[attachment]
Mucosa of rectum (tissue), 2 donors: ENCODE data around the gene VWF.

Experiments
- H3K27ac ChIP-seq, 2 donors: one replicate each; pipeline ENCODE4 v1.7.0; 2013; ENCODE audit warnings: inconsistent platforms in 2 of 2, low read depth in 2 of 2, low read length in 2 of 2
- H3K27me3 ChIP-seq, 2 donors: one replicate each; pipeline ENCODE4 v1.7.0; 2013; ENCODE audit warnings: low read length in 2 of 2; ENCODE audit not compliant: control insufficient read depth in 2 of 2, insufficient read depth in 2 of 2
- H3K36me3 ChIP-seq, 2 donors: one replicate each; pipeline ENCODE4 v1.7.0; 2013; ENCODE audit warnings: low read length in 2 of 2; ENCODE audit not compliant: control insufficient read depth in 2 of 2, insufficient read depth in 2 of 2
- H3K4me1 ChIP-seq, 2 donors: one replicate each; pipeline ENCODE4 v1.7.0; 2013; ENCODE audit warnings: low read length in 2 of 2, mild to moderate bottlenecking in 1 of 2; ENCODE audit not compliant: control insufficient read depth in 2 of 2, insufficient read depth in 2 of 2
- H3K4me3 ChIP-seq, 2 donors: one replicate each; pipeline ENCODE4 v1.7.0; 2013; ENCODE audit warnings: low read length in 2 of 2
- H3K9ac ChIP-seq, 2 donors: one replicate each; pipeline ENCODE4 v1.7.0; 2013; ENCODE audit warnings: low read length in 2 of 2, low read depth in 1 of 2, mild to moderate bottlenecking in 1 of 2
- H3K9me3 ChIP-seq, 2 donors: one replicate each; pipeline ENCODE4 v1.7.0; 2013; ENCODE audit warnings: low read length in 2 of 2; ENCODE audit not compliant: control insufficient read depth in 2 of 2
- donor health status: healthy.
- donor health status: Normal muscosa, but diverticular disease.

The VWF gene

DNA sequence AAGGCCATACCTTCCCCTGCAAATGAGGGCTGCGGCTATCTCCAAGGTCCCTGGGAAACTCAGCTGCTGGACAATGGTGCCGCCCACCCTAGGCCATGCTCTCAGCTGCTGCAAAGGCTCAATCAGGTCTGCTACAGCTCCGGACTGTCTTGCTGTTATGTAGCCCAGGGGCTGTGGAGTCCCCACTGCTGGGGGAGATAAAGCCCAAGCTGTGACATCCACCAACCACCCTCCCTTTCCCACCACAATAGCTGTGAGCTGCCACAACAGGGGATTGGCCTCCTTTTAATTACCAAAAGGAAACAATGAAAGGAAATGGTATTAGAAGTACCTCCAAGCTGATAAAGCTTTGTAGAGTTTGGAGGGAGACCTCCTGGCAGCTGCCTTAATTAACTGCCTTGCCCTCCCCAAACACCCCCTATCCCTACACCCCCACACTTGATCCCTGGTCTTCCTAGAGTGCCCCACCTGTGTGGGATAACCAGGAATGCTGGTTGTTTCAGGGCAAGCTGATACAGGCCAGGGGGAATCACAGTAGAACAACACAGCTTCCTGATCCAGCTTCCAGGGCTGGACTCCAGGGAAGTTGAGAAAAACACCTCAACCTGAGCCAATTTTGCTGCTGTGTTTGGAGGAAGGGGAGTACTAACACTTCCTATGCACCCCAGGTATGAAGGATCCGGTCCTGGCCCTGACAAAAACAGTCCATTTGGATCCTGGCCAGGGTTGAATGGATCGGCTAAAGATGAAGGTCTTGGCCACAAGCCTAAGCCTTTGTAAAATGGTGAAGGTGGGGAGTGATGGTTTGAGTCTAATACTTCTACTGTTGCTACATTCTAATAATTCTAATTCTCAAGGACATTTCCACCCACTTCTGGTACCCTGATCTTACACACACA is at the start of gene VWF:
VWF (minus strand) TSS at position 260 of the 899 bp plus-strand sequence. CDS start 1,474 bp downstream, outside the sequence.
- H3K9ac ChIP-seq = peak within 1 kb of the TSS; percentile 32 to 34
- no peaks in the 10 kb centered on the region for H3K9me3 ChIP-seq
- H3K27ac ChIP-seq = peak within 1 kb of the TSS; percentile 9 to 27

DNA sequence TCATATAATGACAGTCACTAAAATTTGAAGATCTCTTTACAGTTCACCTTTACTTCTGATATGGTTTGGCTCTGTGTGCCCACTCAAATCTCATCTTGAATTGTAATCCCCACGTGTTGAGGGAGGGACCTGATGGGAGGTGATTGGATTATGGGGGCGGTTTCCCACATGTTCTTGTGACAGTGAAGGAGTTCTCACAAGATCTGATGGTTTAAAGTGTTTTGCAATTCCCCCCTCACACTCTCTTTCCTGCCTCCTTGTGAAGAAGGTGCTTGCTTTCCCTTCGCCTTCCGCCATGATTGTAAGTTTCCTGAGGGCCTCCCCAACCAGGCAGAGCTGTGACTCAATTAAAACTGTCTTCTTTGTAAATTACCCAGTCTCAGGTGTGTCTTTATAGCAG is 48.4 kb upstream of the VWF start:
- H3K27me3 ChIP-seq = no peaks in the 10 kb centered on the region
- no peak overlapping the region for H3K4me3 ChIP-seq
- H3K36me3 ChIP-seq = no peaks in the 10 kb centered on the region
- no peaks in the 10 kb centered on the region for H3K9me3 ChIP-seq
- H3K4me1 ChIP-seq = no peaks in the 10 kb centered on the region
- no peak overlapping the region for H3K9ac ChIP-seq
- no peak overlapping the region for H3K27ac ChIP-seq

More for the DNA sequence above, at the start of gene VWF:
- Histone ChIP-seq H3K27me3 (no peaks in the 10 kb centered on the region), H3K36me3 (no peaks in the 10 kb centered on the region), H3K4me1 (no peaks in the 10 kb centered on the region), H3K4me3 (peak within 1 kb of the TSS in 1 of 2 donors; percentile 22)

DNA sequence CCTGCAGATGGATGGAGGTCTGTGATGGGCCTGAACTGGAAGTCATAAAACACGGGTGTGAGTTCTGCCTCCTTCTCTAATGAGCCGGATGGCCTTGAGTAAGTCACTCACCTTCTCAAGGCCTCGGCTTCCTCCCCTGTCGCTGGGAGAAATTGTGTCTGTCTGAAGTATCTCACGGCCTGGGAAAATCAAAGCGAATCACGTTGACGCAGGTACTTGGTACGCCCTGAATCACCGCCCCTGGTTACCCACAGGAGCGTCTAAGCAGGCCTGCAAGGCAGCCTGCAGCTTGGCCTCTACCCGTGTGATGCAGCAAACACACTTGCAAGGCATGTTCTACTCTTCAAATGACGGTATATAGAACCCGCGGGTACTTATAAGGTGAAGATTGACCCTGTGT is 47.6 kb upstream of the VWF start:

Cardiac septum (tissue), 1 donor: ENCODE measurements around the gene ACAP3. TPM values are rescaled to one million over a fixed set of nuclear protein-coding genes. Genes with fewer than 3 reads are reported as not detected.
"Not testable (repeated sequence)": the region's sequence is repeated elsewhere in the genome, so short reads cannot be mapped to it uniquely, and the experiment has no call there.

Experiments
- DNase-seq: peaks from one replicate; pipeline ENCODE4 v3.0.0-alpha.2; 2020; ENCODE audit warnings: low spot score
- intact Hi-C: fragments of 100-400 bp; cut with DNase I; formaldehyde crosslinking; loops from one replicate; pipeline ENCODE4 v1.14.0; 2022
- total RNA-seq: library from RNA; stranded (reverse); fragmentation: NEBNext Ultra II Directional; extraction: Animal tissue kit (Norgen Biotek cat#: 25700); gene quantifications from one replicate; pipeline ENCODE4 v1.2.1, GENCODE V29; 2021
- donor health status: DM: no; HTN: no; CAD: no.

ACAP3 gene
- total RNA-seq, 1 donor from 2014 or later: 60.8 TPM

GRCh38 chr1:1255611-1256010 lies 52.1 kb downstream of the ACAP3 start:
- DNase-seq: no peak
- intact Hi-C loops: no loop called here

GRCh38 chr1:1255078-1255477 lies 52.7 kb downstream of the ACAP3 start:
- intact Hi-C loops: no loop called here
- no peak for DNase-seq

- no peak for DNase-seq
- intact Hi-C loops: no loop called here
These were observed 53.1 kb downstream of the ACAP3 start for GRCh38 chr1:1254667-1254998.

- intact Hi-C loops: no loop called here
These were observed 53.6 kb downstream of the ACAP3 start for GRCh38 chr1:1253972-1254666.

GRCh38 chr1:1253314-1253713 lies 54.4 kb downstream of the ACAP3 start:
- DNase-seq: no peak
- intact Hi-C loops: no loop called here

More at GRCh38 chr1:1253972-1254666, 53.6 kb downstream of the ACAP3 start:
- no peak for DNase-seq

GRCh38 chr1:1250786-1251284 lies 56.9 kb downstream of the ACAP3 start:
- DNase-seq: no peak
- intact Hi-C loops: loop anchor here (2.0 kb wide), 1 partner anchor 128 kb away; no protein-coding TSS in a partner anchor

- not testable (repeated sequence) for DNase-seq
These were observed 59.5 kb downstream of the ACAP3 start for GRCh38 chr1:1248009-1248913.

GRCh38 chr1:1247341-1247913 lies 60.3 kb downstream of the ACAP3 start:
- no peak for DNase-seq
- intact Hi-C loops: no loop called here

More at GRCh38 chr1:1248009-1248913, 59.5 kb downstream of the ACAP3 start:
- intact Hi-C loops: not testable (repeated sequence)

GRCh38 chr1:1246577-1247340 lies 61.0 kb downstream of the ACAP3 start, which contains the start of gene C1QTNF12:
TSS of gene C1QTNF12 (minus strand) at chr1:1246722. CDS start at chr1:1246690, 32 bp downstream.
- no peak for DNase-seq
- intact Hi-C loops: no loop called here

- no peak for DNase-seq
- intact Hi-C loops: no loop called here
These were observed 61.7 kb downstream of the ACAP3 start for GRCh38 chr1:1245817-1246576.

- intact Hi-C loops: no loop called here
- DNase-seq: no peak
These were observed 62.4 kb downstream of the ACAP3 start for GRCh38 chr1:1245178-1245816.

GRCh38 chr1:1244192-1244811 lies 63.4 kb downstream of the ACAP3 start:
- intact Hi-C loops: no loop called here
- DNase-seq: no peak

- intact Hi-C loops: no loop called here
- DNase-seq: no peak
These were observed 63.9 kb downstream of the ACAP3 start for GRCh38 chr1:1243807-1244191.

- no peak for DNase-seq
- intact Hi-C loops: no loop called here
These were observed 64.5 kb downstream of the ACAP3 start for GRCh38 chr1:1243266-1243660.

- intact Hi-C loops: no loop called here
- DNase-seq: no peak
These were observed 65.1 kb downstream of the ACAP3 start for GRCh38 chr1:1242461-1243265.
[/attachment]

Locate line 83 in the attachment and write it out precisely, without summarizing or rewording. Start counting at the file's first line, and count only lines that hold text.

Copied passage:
- intact Hi-C loops: no loop called here